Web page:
Friday, May 24, 2013

Singapore economy surprises with 1.8% growth in Q1

Singapore on Thursday reported a surprise expansion in its economy in the first quarter, helped by a surge in financial services.

Gross Domestic Product (GDP) expanded 1.8 percent in January-March on a quarter-on-quarter, seasonally adjusted and annualised rate, said the Ministry of Trade and Industry (MTI).

The figure is much better than the government's advanced estimate of a 1.4 percent contraction.

Year-on-year, the Singapore economy grew by 0.2 percent in Q1, much better than the government's flash estimate of a 0.6 percent contraction.

Stronger performance in the finance and insurance sector spurred Singapore's economy in the first quarter.

The sector recorded a 50.6 percent quarterly growth to about S$10.2 billion in Q1, partly supported by a rise in trading of equities and foreign exchange.

Monetary Authority of Singapore (MAS) deputy managing director, Ong Chong Tee, said: "We've seen some pickup in general investment banking, wealth management activities, so fees and commission for example have grown quite strongly in the first quarter.

"As a whole, as long as the global environment remains fairly 'risk-on' for example, we think financial sector activity should continue to hold up for the rest of the year. But...because it is sentiment-sensitive, that number can be fairly volatile in terms of financial sector activities."

The services sector, which accounted for 70 percent of Singapore's economy, grew 7.9 percent on-quarter. This helped to mitigate the 12.3 percent contraction in manufacturing.

Meanwhile, MTI says the outlook for the electronics sector is positive as global recovery continues.

The construction sector grew by 16.5 percent on-quarter, reversing a 3.9 percent contraction in the previous quarter, boosted by a strong rebound in private sector building activities.

Looking ahead, MTI said Singapore's economic growth should "improve gradually" for the rest of the year in tandem with an expected rise in global demand for exports, supported by domestic drivers such as the construction and services sectors.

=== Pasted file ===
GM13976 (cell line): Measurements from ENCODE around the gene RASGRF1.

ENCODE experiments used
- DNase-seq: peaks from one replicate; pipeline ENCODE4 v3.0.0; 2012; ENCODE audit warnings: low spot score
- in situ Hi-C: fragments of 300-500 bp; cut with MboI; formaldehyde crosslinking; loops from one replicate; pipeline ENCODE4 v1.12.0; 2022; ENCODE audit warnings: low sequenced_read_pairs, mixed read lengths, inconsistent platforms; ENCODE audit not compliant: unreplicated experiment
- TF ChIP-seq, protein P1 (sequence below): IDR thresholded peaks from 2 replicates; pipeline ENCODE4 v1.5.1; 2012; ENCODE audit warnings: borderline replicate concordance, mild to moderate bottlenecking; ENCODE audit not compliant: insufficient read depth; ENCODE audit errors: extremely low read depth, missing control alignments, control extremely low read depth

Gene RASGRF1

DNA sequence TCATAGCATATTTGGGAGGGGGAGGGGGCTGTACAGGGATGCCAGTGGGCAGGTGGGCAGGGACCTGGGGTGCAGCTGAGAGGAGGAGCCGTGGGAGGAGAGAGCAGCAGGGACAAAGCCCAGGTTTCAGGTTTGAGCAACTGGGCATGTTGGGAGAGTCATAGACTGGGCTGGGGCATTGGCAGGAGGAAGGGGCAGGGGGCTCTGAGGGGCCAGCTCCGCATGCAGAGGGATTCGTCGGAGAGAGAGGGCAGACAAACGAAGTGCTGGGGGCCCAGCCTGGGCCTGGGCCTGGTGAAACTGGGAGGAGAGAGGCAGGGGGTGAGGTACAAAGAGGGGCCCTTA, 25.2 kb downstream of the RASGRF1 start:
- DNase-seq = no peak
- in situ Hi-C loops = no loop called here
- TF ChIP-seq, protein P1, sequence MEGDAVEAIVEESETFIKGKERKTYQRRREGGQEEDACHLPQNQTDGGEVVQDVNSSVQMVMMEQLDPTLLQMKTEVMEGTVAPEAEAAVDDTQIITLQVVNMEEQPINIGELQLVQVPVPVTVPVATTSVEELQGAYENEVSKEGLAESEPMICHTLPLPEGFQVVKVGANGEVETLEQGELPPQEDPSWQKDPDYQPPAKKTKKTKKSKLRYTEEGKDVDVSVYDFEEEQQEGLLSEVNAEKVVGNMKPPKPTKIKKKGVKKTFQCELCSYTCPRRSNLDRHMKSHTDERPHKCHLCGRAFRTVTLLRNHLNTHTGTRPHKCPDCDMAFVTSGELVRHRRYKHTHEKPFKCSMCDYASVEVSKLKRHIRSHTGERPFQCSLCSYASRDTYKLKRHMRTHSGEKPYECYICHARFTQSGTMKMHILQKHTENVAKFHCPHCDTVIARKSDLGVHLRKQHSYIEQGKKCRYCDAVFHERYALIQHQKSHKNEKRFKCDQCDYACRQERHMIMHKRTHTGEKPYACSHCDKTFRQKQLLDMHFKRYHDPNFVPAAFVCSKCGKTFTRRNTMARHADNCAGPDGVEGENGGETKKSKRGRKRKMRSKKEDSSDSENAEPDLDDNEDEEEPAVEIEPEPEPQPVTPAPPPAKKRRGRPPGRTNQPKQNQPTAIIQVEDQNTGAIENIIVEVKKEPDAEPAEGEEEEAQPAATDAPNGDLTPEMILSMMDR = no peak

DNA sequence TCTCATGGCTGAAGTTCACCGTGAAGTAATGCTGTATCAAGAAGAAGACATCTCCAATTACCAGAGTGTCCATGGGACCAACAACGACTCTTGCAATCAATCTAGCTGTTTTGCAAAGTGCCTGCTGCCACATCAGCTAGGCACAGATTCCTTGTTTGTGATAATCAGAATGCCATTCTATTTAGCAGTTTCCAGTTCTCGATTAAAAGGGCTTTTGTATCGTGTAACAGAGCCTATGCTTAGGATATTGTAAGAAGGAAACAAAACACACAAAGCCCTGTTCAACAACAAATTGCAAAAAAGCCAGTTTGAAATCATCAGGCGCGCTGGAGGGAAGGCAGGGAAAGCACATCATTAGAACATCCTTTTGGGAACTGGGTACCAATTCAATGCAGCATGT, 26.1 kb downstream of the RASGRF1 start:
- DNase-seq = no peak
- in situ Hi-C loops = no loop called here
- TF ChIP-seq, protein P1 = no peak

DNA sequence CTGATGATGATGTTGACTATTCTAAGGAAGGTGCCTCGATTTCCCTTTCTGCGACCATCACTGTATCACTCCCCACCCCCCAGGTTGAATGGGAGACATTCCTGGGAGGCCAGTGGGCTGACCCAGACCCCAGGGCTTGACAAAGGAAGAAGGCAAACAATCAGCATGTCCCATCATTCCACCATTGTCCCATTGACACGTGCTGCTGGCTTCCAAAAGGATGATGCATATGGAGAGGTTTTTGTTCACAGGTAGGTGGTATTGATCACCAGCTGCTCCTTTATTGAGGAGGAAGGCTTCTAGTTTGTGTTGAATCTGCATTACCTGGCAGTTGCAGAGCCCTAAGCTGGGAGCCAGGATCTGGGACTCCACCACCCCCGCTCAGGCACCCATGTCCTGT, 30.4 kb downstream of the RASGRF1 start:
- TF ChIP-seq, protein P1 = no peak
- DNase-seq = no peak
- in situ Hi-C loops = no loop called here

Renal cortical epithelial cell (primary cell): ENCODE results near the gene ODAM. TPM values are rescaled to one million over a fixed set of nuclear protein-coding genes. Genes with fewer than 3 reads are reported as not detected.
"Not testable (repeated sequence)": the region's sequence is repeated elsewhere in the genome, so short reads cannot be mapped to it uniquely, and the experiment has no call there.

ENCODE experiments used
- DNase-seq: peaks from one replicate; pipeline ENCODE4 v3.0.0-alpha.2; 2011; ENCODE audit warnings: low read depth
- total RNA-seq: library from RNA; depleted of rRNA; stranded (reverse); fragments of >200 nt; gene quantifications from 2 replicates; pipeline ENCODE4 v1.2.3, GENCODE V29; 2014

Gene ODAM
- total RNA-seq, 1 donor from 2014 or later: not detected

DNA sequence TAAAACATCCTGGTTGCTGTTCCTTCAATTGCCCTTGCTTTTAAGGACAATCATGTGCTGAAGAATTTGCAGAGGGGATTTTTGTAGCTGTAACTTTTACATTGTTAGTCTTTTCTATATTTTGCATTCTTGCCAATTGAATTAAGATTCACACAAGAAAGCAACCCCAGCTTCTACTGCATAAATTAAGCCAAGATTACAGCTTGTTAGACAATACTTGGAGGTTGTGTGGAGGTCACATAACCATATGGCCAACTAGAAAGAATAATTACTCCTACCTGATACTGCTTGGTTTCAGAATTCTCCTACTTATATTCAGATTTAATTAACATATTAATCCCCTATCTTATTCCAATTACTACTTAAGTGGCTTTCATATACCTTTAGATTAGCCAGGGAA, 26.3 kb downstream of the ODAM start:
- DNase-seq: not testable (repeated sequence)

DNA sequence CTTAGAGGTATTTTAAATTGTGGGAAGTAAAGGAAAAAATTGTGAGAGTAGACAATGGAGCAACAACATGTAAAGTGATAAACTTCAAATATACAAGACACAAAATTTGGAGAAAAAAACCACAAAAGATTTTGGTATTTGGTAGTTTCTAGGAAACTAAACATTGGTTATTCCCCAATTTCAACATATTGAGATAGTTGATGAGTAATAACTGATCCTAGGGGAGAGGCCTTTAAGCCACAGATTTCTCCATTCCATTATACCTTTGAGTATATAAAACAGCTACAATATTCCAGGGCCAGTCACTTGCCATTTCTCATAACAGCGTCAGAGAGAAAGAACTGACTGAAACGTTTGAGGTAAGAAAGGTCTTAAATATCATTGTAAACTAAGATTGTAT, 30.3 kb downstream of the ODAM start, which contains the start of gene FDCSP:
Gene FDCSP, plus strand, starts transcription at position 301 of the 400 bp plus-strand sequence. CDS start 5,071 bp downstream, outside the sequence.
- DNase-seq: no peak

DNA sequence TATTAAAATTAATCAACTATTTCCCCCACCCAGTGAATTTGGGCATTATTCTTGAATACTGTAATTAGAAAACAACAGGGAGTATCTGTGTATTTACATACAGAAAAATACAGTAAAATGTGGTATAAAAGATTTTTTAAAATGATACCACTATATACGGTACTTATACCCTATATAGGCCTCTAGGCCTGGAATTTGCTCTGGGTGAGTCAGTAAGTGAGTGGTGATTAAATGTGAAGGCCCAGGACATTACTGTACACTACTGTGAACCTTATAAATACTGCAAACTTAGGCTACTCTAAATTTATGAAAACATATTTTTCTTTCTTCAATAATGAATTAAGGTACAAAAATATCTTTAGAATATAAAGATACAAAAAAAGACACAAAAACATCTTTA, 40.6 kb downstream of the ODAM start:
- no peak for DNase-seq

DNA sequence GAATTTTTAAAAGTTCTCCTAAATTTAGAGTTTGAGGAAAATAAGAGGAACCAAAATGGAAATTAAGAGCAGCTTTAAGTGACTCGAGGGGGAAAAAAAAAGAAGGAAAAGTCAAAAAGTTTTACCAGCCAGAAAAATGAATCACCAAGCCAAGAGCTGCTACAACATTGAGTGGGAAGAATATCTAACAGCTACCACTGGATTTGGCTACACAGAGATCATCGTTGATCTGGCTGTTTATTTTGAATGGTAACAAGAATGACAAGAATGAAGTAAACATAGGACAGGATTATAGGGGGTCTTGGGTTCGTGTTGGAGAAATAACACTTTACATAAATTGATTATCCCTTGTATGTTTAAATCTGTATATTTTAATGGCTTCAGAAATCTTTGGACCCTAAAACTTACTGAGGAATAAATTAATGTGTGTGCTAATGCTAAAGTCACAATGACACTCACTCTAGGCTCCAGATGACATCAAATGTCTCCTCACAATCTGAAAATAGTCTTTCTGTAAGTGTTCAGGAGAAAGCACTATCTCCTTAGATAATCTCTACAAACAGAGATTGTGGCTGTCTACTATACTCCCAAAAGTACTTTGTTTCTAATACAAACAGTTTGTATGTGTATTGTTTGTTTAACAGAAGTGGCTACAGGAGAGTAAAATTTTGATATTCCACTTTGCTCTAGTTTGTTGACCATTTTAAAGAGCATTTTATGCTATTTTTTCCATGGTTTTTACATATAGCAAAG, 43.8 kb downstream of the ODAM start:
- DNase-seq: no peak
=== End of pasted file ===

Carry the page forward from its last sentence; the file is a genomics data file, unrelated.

It kept its growth forecast at 1.0-3.0 percent this year, barring downside risks.

"Fiscal uncertainties in the US remain with the failure of Congress to raise the debt ceiling, while the eurozone is prone to a potential flare-up of the sovereign debt crisis," MTI said in its statement.

"Other uncertainties include the risk of an escalation in regional geopolitical tensions and a possible outbreak of respiratory viruses."

Despite the surprise expansion in Q1, some economists said there are still some concerns.

Selena Ling, head of Treasury Research & Strategy at OCBC, said: "What really didn't change is that we still have a tight labour market, unemployment rate still remains low, labour productivity still remain in contraction territory.

"So, no sign of celebration yet as far as the productivity push is concerned. And, I think, so far the wage cost element is fairly muted.

"But going forward, I think the foreign manpower curbs are really going to hurt."

In April, headline inflation rose by 1.5% year-on-year, the lowest in nearly three years.

This was due largely to falling car prices.

The cost of transportation, which has an index weighting of 16%, gained 0.5% in April from a year earlier due to a fall in the average price of the Certificate of Entitlement (COE).

The average price of COEs has fallen about 25% from its peak, according to MAS' Mr Ong.

Meanwhile, the MAS said core inflation - which excludes housing and private transportation costs - could pick up as a result of economic restructuring efforts and potential increase in wages.

The central bank expects core inflation to come in at the higher end of 2 percent towards the end of the year.

For the full year, MAS expects headline inflation to hover at 3 to 4 percent and between 1.5 and 2.5 percent for core inflation.-Channel News Asia

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